The U.S. Census will tell you that 2.1 million people live in Houston. What it won’t tell you is why.
Last week my wife had to go to Brazoria County (motto: “Gateway to Harris County”) on business. We took a couple of extra days off and turned the trip into a weekend getaway to see our nephew, Chris the Fabulous, and visit the Bayou City.
Houston is a world-class city. It has first-rate museums, a thriving theater district, an internationally renowned opera company, a symphony, and restaurants that rival those anywhere. But despite all the pluses, the heat and the traffic would make living there unbearable for me.
I’ll start with the heat. One afternoon, after a meal of fajitas (“fajita” apparently being Spanish for “Quaalude”) we went back to Chris’s apartment for a nap. When we got up I realized I had left my phone in the car and ran down to get it.
This was a Very Bad Idea. Unless you grew up in Mumbai, or perhaps on the surface of the sun, you should not brave summer outdoors in Houston between 10 a.m. and 5 p.m. From the door to the car and back could not have been more than a 45-second trip, but by the time I got back I had sweated away about a quarter of my body weight and had to be given sweet tea intravenously until the hallucinations abated.
To combat the hellish weather, everyone – businesses, offices, movie theaters, you name it – has weapons-grade air conditioning. Step into a restaurant or a shop, soaked to the skin from foolishly being outside, and you are likely to contract pneumonia. There’s even a rumor that Michael Jackson’s frozen head is secretly being stashed in the Disney Store in the Galleria. No cryogenic container needed, either – it’s just sitting on a Mickey Mouse picnic plate on shelf directly under a vent.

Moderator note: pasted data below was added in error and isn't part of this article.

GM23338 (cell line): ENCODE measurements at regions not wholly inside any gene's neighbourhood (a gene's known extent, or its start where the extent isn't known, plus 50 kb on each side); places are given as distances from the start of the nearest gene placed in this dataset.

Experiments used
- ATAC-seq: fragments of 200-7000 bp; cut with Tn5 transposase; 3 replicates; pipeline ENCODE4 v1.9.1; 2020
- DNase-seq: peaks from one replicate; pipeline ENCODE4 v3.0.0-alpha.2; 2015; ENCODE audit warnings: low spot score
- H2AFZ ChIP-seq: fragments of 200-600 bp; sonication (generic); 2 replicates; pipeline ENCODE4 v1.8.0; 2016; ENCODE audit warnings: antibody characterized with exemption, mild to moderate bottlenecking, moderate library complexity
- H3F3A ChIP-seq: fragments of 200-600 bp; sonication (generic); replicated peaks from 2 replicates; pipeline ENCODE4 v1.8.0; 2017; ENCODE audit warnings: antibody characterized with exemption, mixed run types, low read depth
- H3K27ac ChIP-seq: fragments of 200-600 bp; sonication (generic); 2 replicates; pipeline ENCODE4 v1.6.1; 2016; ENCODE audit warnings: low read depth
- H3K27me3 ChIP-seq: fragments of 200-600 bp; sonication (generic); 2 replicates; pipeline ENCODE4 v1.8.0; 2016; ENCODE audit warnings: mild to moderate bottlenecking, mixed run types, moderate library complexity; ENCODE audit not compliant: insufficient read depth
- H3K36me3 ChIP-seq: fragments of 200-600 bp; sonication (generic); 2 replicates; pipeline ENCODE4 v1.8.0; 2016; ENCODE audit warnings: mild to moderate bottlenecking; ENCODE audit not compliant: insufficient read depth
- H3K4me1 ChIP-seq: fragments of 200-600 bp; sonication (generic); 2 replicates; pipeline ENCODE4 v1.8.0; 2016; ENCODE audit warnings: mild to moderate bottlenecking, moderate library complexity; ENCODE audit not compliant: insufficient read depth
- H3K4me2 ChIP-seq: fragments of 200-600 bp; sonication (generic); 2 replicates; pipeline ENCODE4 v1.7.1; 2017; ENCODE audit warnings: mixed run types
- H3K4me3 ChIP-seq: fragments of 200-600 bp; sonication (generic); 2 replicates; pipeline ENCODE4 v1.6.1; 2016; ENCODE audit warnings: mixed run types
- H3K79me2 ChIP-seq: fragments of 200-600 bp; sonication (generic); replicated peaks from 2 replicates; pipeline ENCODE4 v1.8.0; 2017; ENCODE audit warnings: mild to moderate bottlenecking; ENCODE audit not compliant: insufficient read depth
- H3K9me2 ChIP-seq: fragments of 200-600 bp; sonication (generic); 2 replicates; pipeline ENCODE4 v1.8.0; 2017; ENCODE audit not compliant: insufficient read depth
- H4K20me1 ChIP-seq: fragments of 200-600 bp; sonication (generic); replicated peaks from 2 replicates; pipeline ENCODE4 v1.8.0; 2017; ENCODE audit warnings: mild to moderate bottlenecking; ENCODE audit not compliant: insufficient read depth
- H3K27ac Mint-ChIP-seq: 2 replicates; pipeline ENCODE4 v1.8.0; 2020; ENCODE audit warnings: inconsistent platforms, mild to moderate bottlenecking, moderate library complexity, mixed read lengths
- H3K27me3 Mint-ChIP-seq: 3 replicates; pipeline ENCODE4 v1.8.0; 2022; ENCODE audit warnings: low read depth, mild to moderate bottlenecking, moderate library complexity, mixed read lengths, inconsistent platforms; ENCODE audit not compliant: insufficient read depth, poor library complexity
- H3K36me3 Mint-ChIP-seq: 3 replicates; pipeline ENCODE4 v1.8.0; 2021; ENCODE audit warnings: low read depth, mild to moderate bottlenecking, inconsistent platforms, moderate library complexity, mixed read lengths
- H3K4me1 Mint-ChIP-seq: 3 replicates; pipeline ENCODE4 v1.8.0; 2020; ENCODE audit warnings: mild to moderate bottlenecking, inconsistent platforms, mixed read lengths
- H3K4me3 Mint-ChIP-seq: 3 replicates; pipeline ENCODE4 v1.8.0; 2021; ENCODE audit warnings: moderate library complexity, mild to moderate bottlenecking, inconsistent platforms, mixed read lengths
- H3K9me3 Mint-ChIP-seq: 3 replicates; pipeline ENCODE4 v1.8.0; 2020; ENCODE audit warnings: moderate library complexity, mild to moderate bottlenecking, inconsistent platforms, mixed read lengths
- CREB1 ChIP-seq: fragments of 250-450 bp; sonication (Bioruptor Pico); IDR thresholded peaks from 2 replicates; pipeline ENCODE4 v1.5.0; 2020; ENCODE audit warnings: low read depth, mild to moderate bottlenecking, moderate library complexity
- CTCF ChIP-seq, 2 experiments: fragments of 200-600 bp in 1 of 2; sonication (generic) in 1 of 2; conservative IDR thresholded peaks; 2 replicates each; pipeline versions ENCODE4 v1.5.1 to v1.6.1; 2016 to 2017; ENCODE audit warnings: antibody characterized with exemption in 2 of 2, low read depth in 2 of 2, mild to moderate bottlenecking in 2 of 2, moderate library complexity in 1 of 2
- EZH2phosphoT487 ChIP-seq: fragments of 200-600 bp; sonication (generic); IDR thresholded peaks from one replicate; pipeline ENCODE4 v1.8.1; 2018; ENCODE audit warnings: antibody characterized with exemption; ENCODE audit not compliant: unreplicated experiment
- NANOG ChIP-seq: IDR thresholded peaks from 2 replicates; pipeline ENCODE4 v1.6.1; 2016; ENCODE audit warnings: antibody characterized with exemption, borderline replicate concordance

Going from indoors to outdoors is fraught with its own dangers. After lunch one afternoon in a restaurant so cold it should have been staffed by penguins, we stepped out into the midday inferno. The abrupt and radical change in temperature made my sunglass lenses pop out. They rocketed across the parking lot and struck a panhandler, who fell to the pavement and immediately burst into flames.
Houston traffic is also a nightmare. The official Visit Houston website claims – and I quote – “Navigating Houston is a cinch.” Another website claims that a secret group of reptilian humanoids called the Babylonian Brotherhood controls humanity, and that many prominent figures – not just Mitch McConnell – are actually reptiles. After a weekend of driving around town, I can tell you that the main difference in the two sites is that the latter is at least marginally believable.
Houston is home to about 1.3 million cars — all of which are apparently on the road at all times — and an equal number of drivers — all of whom are obviously in an enormous hurry to be somewhere else. At any given time, approximately half of them will be speeding past you, and the other half will be on your rear bumper gently urging you to get the fuck out of their way. If they were leaving Houston I could understand their impatience, but most are not. They appear to want nothing more than to be anywhere else than behind you.
In city where drivers use handguns as turn signals, it’s no surprise to learn that most Houston HMOs cover road rage.